Employees were accustomed to the decentralized legacy systems, so training them on the new system proved difficult. Then, data for orders became lost, delaying fulfillment and upsetting customers. Legacy system data was also lost, and information was hidden by data silos making it nearly impossible to access. On top of everything, demand suddenly jumped for HP products, but the teams were so focused on managing the dysfunctional software that they could not handle the increase in orders. Ultimately the software became riddled with bugs and broke down.
The failure cost them $160 million in lost sales and orders they could not process, which was five times more than the initial estimated cost of the implementation. They also lost $400 million in revenue for their Enterprise Servers and Storage (ESS) group.
Avon’s eagerness for a digital transformation with SAP wasn’t enough to keep the company from moving backward.
Although Avon tested the e-commerce project in Canadian sales regions, they failed to align it with the actual business processes properly. As a result, what started as an effort to streamline operations (as most ERP implementations are) quickly became an even more complicated mess.
One-third of Canadian sales representatives quit because of an inability to handle the intricacies of the new system, with many unable to simply log into the website portal. Since Avon sales reps are independent contractors rather than employees, it is imperative to implement a system that is easy to use. This issue could have been avoided if Avon had invested in proper training and developed a system that could work for the skill level of its end users.
In 2013, $125 million, and four years later, the issues came to a head, and they scrapped the project.
“This is what you get for $400 million, huh?” - Phil Knight, co-founder of Nike, in response to the catastrophic software glitch that threw Nike’s supply chain into a tailspin.
In an effort to get an even greater edge on the world’s market, Nike decided to implement i2 demand planner software in 2000. The plan was that this ERP would automate their supply chain by forecasting demand for certain products rather than relying on the intel of retailers.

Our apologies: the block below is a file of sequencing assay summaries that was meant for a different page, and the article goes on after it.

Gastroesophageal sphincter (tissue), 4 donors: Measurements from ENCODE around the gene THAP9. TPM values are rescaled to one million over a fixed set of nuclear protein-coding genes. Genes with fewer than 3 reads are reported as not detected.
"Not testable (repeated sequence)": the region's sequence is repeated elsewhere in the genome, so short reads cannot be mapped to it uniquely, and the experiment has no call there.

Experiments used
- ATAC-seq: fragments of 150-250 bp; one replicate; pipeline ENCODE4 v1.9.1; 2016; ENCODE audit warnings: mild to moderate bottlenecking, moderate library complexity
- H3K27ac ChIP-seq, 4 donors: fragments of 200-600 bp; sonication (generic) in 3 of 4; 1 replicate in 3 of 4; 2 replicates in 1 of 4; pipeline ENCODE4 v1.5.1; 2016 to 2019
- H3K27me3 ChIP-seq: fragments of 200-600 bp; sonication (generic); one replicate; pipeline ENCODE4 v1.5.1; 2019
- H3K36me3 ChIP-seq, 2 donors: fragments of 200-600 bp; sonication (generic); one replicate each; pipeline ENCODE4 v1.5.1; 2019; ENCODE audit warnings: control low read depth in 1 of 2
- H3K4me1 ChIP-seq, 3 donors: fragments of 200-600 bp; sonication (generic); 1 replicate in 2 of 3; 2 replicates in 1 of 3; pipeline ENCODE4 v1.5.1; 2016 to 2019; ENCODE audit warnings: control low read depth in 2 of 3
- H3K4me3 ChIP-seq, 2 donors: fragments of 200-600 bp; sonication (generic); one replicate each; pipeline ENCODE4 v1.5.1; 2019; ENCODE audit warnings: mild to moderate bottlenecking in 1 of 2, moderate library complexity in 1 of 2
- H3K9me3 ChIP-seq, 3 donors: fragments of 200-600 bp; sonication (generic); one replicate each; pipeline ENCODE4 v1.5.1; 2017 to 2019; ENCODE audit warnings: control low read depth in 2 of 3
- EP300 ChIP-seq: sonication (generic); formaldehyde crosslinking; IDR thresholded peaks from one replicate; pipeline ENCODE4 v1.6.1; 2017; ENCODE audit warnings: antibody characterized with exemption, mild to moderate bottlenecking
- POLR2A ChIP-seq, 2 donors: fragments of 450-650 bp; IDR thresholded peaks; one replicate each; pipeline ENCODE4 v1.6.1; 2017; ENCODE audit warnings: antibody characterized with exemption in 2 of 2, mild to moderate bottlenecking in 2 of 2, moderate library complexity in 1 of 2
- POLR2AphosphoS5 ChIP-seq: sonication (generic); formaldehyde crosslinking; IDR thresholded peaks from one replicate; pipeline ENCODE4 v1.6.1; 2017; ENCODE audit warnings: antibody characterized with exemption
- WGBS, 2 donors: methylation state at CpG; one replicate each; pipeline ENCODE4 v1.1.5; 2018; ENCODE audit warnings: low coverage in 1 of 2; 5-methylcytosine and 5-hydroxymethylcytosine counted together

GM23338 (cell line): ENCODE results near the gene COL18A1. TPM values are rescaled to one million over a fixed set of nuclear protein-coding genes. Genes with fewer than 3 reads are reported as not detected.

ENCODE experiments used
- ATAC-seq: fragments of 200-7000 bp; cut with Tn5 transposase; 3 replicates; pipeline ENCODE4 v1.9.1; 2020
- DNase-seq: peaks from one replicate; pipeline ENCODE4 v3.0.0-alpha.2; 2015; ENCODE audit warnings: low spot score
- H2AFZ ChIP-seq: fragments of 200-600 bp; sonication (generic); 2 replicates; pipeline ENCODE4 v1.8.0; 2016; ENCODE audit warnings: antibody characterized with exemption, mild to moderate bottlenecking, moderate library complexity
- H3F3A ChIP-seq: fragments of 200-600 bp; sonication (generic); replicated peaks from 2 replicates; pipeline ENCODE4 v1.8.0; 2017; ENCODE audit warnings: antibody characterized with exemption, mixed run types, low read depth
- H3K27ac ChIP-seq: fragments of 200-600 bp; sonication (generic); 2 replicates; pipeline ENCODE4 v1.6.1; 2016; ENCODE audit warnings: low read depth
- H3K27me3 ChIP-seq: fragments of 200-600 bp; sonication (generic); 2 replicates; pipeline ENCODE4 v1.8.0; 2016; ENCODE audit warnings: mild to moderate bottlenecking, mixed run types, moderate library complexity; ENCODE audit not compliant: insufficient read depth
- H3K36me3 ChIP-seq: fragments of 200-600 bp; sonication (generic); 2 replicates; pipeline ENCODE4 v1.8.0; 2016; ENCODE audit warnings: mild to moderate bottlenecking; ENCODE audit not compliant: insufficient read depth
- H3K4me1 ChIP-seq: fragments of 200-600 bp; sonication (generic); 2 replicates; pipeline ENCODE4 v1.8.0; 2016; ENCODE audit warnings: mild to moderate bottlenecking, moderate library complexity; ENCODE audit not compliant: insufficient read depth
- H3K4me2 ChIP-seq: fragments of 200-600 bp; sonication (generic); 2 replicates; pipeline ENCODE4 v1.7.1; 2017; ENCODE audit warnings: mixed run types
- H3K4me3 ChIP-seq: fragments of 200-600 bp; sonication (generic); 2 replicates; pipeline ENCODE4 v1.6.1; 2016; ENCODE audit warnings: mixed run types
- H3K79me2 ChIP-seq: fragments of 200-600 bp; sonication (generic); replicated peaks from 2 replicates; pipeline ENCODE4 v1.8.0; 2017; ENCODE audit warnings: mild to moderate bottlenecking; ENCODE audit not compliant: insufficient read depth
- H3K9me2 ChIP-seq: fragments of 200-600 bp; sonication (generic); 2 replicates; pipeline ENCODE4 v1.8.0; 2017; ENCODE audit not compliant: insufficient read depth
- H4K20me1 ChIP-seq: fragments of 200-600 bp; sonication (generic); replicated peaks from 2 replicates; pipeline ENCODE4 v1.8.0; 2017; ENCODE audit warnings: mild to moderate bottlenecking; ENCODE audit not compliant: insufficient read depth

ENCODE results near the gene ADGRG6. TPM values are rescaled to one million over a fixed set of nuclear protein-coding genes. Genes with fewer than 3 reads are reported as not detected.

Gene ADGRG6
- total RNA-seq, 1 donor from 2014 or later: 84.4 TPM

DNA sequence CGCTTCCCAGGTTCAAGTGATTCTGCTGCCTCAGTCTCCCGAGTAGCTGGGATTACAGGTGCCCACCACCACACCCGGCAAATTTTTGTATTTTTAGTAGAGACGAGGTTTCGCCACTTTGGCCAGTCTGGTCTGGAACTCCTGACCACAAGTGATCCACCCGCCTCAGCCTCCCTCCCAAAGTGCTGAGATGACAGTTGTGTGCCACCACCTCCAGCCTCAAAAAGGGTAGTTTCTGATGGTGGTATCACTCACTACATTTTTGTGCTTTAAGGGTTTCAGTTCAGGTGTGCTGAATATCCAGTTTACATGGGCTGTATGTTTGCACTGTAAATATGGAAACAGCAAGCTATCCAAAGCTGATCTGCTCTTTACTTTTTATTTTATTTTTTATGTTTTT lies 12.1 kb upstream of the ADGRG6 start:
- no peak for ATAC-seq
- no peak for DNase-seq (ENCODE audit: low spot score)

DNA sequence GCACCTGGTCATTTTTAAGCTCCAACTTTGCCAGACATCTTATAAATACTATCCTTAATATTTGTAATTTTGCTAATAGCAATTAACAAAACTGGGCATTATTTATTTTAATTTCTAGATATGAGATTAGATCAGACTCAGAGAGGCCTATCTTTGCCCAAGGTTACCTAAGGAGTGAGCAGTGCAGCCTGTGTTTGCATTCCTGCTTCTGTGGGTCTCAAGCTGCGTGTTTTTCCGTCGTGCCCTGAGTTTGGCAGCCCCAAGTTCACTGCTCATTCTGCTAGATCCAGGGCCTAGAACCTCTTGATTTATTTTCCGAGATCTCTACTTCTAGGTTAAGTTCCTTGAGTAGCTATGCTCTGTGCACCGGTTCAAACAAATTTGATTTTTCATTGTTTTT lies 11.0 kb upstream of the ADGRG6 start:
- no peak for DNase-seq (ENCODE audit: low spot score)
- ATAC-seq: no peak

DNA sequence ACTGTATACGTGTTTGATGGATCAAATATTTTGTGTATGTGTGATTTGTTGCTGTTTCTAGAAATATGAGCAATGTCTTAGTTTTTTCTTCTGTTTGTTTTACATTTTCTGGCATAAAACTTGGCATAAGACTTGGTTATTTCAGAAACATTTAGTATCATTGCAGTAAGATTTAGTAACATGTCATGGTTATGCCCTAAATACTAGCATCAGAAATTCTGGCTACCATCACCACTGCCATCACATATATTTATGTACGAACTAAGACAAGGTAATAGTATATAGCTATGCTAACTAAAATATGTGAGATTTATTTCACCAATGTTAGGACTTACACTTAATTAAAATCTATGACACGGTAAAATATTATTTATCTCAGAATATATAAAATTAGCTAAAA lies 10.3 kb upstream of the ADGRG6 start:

A 2002 CNET report explains how rushed implementation contributed to a problematic start. It was slow and full of bugs, and Nike needed to devote more resources to training employees to run it. Then, a software glitch ordered too many of the Air Garnett, a lower-demand sneaker, while failing to predict demand for the famous Air Jordan. This glitch ultimately caused the supply chain to collapse altogether, highlighting the need for rigorous software testing before launching.
On top of the $400 million spent on this ERP implementation fail, $100 million worth of revenue was lost, their stock value dropped 20%, and multiple class action lawsuits were filed. After five more years and at great expense, Nike was able to fix its ERP and repair its supply chain.
Q: What is implementation failure?
A: An ERP implementation is considered a failure when the company cancels implementation before launching the system, the system is underemployed, or the company withdraws the system after the intended financial or operational gain is not attained.
Q: Which is the most important failure factor of ERP system implementation?
A: The most important failure factor of an ERP implementation is software that is a poor fit for the company or requirements that are undefined or unmatched to the actual needs of the company.
Q: How can an ERP implementation be successful?